I agree with the poster above that this is a good thing for foreigners in Japan. Even though I'm enrolled in SH, I personally feel that it is not a good deal for foreigners to enter such a system. The idea that people will have to pay back 3 years contributions (yet companies don't have to) is simply unfiar.

Also, when you do leave you will not get all that you pay into the system-especially if you stay longer than 3 years.

If you are here (25 years) to get an actual pension, there is no guarantee that you will recieve one. As we have seen with private penion systems like JAL, companies can reduce penion payments by up to a third for example at any time they want. So can the government.

No matter which way you look at it the government pension/insurance plans cost a lot with very little in return.

I should also add that there is nothing stopping people walking down to their local ward office and enrolling in KKH if they so desire. The above decision makes no change to this fact and it has always been the case that people could enrol in KKH if they wanted to. From memory, it's a set monthly fee of about 13-14,000 Yen.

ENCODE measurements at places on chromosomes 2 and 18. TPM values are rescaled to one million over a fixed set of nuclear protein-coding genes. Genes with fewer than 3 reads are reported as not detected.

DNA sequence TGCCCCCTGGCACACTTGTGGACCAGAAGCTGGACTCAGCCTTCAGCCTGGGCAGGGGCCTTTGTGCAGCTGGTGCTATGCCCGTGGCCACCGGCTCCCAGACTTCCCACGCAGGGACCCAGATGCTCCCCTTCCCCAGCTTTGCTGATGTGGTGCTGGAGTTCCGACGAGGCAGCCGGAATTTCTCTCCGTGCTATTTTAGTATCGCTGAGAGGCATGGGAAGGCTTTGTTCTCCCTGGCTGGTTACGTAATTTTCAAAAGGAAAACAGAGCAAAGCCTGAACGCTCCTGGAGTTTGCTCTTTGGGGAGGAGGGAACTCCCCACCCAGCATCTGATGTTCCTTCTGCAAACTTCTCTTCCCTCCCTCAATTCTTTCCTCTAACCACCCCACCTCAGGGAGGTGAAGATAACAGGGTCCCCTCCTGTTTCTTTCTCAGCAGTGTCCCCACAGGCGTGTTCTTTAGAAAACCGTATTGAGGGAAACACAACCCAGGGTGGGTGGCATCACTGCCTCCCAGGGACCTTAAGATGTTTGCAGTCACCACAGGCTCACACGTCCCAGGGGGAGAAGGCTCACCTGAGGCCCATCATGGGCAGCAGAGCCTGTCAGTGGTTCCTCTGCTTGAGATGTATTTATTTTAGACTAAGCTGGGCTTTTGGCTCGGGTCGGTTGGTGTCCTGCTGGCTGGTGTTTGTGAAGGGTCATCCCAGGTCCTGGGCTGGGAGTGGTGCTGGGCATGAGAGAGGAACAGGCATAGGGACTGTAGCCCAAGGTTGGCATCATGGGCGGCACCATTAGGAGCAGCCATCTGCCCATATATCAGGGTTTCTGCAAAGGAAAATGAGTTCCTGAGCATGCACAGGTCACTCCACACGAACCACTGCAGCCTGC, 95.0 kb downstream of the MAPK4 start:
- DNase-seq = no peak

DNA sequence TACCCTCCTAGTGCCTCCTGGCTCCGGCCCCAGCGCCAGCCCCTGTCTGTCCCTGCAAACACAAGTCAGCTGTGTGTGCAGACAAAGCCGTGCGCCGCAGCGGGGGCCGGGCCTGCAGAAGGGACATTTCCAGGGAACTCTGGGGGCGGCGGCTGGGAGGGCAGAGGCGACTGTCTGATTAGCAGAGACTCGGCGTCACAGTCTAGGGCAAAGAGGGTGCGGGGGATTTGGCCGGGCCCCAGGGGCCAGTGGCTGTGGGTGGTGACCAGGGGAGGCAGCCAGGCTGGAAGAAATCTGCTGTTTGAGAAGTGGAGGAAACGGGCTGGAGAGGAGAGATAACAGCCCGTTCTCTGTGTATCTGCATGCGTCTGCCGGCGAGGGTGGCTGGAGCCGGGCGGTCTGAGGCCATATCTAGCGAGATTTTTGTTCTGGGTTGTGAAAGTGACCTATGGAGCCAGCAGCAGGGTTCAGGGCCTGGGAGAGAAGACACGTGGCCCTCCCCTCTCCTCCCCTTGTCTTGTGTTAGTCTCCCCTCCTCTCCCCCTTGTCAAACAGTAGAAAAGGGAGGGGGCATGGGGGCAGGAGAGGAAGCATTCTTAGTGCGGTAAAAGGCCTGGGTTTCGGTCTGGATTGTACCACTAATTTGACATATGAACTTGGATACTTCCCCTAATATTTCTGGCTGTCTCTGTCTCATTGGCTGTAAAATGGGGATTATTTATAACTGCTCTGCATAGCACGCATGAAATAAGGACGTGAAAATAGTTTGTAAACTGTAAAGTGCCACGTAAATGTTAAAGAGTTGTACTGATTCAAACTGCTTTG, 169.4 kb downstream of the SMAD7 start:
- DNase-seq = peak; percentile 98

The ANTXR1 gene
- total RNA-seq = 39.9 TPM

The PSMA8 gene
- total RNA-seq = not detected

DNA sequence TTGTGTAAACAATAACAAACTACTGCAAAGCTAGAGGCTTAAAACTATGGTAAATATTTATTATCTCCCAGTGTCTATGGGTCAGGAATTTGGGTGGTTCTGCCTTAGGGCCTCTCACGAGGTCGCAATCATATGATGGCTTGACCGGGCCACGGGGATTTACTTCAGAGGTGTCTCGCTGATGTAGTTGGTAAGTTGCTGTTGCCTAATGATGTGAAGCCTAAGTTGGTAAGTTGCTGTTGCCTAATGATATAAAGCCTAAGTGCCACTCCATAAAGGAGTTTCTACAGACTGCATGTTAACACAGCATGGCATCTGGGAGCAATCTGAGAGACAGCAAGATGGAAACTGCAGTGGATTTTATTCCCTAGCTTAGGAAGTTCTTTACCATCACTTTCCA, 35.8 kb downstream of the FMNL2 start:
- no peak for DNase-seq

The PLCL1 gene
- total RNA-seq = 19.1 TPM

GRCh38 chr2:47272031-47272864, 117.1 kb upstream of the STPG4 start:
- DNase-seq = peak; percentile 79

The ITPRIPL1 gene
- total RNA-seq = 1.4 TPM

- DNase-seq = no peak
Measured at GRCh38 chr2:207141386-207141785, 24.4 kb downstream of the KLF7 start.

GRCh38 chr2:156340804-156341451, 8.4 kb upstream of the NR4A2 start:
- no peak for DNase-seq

Kokumin Kenko Hoken is NOT a set fee, my friend. They calculate it based on your income. If you made considerably more money one year, your next year's premiums will increase and remain at the increased level for the entire year even if your income falls. Different areas of Japan will calculate your premiums differently as well. Not to mention the fact that KKH is not for people who are working in companies such as Geos or Aeon. Any normal company would have enrolled its employee in Shakai Hoken like the rest of Japan.

While I agree that it is unfair that foreign workers should have to pay penalties for their employers not following either ethical business practices or the law, I must agree with the poster above who points out very clearly that health insurance in Japan is not a choice. It's the law. It's a badly enforced law, but a law nonetheless. It's the cornerstone of one of the best, least expensive, and most comprehensive health care systems on the planet. Just because you want to go to private health center that doesn't take Japanese insurance doesn't mean you get to opt out of the law.

I think this change is a terrible step backward. This would have forced many more (not all, but many) companies to enroll companies in the health care system they are legally entitled to be in. Don't forget, too, that this change would have had an important impact not just on English teachers, but also on the contract factory workers and other foreign workers in Japan.